And how much "new content" is available on Netflix or Lightbox each month/year?   Most of it is..... back catalogue (ie reruns that have been available/seen elsewhere).  Drop down your statistics as to the number of hours of new content has been added by each provider (and you should include TVNZ, Mediaworks, Prime, Bravo (shudder), Sky, Netflix NZ, Lightbox) over the last 3/6/12 months.  Glib comments not helpful.  

 



Sky is at least 5x the price of Netflix for repeats. I have Sky and I do get sick of the Sky NZ premier ads for a new Grand Designs series that is yet another repeat. Right now without doing precise metrics a gut feeling is Sky's content on the basic package is close to 80% repeats, movies would be 50%+

 

Using your gut feel that means that Sky Basic has ~4800 hours of new content per month (80% being repeats).  Or 55,000 hours of new content per year.  That compares to 600 hours of Netflix exclusive content planned for 2016.  So to be comparable Netflix has to offer 11,000 hours of new content per year - that means that the US catalogue would have to be 75% replaced each year and the NZ catalogue would have to be changed more than 2x per year (and I include movies in Netflix catalogues but not Sky).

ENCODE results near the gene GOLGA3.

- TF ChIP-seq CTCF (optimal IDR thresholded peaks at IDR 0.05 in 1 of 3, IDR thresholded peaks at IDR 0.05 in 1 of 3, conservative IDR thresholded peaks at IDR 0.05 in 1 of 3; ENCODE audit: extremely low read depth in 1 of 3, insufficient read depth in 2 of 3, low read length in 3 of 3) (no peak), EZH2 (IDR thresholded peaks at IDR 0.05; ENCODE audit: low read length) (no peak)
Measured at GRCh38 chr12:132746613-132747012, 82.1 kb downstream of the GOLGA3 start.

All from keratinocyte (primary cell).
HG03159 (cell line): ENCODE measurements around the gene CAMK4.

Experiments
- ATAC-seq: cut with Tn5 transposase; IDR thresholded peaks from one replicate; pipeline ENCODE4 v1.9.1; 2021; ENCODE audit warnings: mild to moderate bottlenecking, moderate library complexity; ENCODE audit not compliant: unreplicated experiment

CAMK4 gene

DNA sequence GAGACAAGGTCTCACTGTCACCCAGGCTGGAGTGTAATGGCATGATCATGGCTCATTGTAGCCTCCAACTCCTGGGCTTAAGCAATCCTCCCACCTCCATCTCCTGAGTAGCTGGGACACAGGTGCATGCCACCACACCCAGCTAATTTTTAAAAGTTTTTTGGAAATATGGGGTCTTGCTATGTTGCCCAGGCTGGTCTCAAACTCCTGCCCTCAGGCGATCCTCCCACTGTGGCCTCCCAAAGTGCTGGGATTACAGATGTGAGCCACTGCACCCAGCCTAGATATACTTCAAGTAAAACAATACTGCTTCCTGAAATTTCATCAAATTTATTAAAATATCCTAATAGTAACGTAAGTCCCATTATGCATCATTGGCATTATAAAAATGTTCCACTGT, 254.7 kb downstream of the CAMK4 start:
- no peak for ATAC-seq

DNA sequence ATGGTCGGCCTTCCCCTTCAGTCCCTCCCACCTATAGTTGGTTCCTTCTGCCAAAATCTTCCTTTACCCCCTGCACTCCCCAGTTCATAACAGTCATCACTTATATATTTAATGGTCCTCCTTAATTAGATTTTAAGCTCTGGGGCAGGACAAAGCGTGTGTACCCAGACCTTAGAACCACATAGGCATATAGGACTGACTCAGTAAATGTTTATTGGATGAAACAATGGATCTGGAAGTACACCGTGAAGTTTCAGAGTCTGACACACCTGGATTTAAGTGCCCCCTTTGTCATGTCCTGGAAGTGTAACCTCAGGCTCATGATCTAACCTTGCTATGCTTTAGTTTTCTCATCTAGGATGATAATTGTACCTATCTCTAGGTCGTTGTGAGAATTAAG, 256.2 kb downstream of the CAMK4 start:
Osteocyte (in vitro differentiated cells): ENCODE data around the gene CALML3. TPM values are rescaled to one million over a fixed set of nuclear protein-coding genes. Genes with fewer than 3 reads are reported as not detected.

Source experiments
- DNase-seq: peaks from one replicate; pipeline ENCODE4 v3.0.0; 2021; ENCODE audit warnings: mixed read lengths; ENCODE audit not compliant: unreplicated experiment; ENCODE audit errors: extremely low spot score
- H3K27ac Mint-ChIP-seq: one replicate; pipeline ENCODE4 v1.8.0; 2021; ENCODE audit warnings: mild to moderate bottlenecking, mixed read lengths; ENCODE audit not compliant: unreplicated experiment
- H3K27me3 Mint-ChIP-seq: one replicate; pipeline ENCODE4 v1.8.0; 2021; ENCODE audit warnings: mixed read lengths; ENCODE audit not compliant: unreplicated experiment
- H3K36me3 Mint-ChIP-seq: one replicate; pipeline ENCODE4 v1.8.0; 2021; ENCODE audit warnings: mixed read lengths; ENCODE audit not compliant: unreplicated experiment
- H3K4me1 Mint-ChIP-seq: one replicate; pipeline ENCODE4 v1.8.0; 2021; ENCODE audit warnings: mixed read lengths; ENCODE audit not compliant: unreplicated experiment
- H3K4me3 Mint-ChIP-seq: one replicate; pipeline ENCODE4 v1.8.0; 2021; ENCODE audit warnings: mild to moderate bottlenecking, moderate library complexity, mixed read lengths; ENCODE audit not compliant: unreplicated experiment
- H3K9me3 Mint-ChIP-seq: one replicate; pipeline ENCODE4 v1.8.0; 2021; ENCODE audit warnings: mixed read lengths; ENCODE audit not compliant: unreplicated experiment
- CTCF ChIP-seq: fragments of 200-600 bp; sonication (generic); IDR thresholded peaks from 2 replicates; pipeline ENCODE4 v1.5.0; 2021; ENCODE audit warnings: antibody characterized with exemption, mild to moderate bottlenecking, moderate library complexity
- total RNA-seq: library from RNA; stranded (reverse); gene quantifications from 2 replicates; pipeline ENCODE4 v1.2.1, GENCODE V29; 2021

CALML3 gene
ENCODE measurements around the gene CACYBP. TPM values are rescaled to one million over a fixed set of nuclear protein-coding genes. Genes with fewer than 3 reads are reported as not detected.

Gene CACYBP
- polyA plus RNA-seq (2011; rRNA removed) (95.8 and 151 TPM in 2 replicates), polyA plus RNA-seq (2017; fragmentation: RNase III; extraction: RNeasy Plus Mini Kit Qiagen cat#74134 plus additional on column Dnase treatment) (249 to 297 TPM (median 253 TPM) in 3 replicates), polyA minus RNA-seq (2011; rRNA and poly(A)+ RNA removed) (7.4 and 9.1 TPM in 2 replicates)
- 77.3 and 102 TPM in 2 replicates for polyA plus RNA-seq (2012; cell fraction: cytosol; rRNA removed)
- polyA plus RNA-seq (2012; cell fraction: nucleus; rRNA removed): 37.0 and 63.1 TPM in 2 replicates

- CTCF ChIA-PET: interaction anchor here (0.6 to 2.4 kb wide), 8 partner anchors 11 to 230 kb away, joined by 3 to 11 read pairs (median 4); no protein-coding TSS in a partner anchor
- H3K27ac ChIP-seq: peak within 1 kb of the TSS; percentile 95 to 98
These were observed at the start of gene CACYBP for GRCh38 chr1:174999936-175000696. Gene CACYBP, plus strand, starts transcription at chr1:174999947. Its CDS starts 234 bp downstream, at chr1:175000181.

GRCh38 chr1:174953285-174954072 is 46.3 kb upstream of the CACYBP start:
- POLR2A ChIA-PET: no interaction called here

I think your estimate on movies is too optimistic.  2,500 hours of new movie content per month means Sky would offer 1000 new movies per month.  And this is probably high by a factor of 10x!

 

BTW, if all the content on TVNZ was new every day that would be 1,800 hours per month.  


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  Reply # 1598843 26-Jul-2016 11:00
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Bottom line is this is business. Some dont want to see that as it dosnt suit. Some dont like profits, consider many profits as unfair. This isnt Woodstock, free love, anti establishment, its the same business that we all are a part of in daily life


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  Reply # 1598844 26-Jul-2016 11:00
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Has this thread run it's course?

 

I feel like everything has already been said and everything from this point onward is going to lower the collective IQ :)